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WHEN SHOULD you play on for a gammon rather than taking the sure point by doubling your opponent out? The arithmetic is quite simple. You must be twice as likely to win a gammon as you are to lose the game. This is because, with the cube on 1, if you win a gammon you will win one extra point, whereas if you lose you will lose one point and also the point you would have won by doubling your opponent out. Thus the 2:1 ratio.

In money play this situation only arises with redoubles, as the Jacoby rule eliminates the chance of winning a gammon with the cube on 1. In tournaments, however, this arises quite often. Look at the position above. Should black take a sure point by doubling or should he play on?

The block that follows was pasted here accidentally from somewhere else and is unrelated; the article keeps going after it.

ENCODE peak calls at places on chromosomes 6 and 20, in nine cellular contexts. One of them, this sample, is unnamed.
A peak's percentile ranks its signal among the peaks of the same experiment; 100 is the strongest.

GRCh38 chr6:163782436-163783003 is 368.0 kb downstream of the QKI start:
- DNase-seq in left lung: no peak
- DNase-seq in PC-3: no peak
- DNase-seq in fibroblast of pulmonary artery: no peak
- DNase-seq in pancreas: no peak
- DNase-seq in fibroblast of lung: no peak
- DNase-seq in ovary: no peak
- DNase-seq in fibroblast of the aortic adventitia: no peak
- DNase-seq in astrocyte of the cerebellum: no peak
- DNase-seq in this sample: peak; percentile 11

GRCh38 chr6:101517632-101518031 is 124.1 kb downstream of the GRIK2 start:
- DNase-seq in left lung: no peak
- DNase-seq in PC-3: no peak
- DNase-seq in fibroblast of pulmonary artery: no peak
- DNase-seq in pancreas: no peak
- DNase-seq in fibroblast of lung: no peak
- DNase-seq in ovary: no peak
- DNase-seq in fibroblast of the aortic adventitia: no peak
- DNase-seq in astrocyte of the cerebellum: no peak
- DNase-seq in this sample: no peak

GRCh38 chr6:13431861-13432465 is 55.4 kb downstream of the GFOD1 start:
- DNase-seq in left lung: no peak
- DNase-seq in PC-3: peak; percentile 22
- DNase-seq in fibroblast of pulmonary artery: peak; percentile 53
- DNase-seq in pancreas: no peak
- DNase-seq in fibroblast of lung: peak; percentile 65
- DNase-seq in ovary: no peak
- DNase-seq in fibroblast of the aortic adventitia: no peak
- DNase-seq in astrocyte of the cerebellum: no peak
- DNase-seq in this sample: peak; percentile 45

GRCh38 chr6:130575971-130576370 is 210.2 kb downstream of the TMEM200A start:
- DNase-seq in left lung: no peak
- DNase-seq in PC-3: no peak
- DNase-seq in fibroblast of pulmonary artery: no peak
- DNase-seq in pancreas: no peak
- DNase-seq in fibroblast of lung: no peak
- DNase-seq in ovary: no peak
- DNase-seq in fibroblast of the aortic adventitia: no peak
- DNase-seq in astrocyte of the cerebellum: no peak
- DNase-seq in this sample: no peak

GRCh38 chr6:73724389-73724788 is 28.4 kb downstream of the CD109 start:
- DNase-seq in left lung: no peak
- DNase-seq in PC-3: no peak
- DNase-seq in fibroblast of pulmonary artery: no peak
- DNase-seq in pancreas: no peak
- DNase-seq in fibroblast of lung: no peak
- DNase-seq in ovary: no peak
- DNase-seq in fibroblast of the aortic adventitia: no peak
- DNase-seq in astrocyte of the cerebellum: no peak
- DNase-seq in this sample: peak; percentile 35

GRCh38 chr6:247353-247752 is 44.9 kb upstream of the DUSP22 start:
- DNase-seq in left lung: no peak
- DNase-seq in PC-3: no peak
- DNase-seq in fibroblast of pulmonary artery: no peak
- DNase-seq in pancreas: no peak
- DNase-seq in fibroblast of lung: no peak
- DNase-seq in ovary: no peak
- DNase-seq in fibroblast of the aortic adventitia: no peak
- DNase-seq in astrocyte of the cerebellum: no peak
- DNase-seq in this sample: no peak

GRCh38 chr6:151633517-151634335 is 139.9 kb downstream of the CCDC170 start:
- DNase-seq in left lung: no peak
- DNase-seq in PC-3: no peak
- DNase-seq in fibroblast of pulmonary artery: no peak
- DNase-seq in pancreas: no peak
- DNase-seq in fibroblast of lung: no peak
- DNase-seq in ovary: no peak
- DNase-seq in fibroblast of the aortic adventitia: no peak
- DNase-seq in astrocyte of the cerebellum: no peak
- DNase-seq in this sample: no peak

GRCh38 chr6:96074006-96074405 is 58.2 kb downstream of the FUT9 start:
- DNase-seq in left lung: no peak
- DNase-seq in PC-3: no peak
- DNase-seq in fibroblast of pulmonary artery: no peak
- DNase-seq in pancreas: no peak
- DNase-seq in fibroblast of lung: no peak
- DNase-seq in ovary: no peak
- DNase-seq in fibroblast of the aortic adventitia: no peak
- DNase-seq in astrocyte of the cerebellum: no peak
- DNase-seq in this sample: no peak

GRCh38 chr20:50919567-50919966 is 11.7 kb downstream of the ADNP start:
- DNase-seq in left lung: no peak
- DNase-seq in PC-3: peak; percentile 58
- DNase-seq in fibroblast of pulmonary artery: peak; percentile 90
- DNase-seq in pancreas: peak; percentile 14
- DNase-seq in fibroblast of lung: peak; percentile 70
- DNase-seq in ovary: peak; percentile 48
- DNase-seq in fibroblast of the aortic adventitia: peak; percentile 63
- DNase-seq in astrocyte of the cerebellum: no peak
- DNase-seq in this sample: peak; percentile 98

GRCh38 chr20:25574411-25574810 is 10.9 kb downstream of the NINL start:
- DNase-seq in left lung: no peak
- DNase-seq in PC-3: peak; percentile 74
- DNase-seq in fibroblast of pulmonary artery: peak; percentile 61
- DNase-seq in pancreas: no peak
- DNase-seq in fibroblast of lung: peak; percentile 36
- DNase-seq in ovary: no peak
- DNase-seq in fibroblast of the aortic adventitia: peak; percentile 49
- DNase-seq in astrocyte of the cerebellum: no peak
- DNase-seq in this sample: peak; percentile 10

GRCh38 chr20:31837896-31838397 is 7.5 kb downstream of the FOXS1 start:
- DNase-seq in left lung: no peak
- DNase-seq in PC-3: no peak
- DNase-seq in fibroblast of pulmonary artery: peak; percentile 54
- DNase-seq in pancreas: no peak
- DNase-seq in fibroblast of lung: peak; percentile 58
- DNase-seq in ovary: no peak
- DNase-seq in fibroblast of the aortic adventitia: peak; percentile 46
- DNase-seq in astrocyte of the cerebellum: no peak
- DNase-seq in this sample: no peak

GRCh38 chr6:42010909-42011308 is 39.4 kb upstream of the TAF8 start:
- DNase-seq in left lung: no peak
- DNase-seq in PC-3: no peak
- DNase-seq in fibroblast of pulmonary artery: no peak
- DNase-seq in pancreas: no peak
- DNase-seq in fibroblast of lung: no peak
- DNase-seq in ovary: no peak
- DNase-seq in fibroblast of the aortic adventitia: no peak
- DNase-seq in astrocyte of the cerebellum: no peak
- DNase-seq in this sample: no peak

It is hard to see how black can lose this game unless white rolls exactly 33 in the next couple of rolls. With any 5 or 10, black will hit the white blot on his three-point and the most likely result is that white will end up with three men on the bar and black will win an easy gammon. Note also that if white does get an anchor on black's three-point, black can probably double him out later.

Black can play on for the gammon with very little risk of losing the game and should do so. Were the position more volatile - black's advantage could quickly disappear - then he should be more circumspect about playing on.